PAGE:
Royal Doulton Antiques
A Subdivision of Royal Doulton Collectors Club Magazine
The History of Royal Doulton - Page 2
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Sir Henry Doulton, the second generation Henry Doulton, the second son of
John Doulton, joined the firm in 1835 and brought with him new technological
innovations to the production of ceramics including a steam driven potters' wheel
which put the business ahead of its competition. Production then expanded to
include hand-decorated stoneware.
In 1878, Sir Henry Doulton purchased Pinder, Bourne and Company of Burslem.
Queen Victoria knighted Henry Doulton in 1887 for his innovations in the ceramic
art. In 1882, the company became Doulton and Company, Ltd. In 1882, a second
factory was built in Burslem which still continues to produce the famous figurines,
jugs, and table wares. It added porcelain production and earthenware production
to its offerings in 1884. Also in 1884, Doulton added decorated porcelain to the other
production lines. Doulton figures were made at the Burslem plants from 1890 until
1978. Stoneware production ceased at Lambeth in 1956.
Use of the name "Royal"
Courtesy of Peter Houlding
Edward VI became King in 1901, the same year that Doulton was granted the charter
under which they became "Royal". The use of the word "England" was necessitated by
the Export Act of 1891. Prior to that year, Doulton did not carry the word "England".
Did I forget to mention the Doulton - Lambeth hot water bottles. Just the thing for cold
Doulton's high quality:
The three main ingredients for Royal Doulton wares include cornish stone, china clay, and
calcined bone ash. This results in translucent, but strong body. More than 2000 different
figures have been produced by Royal Doulton over the years.
Doulton's Rouge Flambe (veined sung) is high glazed, strong colored wares noted for its fine
modeling and exquisite colors used in the animal items in the line. Nearly all Royal Doulton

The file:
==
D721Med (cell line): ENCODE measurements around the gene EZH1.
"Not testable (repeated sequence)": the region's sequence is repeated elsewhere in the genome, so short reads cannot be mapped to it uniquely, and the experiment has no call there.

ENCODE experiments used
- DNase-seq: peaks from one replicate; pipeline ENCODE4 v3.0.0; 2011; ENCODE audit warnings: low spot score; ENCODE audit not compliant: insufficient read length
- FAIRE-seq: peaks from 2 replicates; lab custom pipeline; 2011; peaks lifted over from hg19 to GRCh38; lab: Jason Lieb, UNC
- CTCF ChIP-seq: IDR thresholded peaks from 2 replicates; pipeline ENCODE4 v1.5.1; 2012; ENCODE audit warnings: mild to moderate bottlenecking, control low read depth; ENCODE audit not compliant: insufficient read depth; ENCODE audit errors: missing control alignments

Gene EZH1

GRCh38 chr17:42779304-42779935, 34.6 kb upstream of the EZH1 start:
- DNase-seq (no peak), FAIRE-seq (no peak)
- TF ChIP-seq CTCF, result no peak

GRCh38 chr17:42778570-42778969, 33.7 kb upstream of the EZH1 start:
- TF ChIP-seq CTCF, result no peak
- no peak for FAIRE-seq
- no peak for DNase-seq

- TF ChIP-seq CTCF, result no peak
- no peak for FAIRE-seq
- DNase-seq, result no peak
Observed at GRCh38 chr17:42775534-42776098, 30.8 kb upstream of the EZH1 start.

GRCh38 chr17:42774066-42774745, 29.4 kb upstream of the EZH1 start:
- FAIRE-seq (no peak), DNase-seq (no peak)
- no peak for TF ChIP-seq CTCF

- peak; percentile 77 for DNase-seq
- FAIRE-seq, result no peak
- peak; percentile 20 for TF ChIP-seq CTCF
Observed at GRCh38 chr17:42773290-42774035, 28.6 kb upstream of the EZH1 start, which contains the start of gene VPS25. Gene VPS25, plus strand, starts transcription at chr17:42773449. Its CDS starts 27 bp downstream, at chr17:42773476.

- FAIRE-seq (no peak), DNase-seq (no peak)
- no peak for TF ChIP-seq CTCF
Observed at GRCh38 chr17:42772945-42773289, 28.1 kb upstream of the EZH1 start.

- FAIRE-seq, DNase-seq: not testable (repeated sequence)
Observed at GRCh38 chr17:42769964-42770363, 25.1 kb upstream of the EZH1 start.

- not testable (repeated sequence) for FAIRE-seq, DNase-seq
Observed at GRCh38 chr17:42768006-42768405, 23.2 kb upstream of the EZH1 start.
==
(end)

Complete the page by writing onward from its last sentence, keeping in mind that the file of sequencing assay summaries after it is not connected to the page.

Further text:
figures are made at the Burslem factory today. The production of porcelain also continues
today at Burslem.
Some of the more prominent and popular figures are serial wares. For instance, the Gibson
Girl series by Royal Doulton was introduced in 1901 (plates). The series was drawn by Charles
Dickensware pieces by Royal Doulton were produced, based on the writings of
Charles Dickens, from 1911 to the early 1940s. The Robin Hood series by Royal
Doulton was introduced in 1914 based on the famous tale of the hero and his
merry men. Works based on Shakespeare's characters resulted in two series of
production items by Royal Doulton.
Royal Doulton Backstamps - marks
In 1872, the "Royal Doulton" mark was used on all wares from the company.
The Royal Doulton mark has been used since 1902 and is still in production today.
In 1912-13, Charles Noke launched a new group of Royal Doulton figures. The first
figure was named "Darling", HN1, in honor of Queen Mary who visited the factory
and proclaimed "isn't he darling". Beginning in 1913, a HN number was used on all
wares. This HN number refers to artist/designer Harry Nixon of Royal Doulton.
Harry Nixon was an artist in charge of painting the figures. Other artists included
John Sparkes, George Tinsworth, Arthur Barlow, and Agnete Hoy among others.
The HN numbers were chronological until 1940, after which time blocks of
numbers were assigned to each modeler of figures. From 1928 to 1954, a small
number was placed to the right of the crown's mark on all items made between those
years. This number (the one at the right of the crown's mark) when
added to the year 1927 will give you the year of manufacture of a particular piece.
The pieces with a limited production run, those signed by an artist, or those pieces
marked "Potted" (indicating a pre-1939 origin) are highly collectible and perceived
to be more valuable than other pieces of Royal Doulton. Wares made after 1920
were marked with a lion (with or without a crown accompanying the lion) over a
circular Royal Doulton mark.
Click to advance to - Page 3 History of Royal Doulton
2012 Copyright. All rights reserved.
Royal Doulton Antiques LLC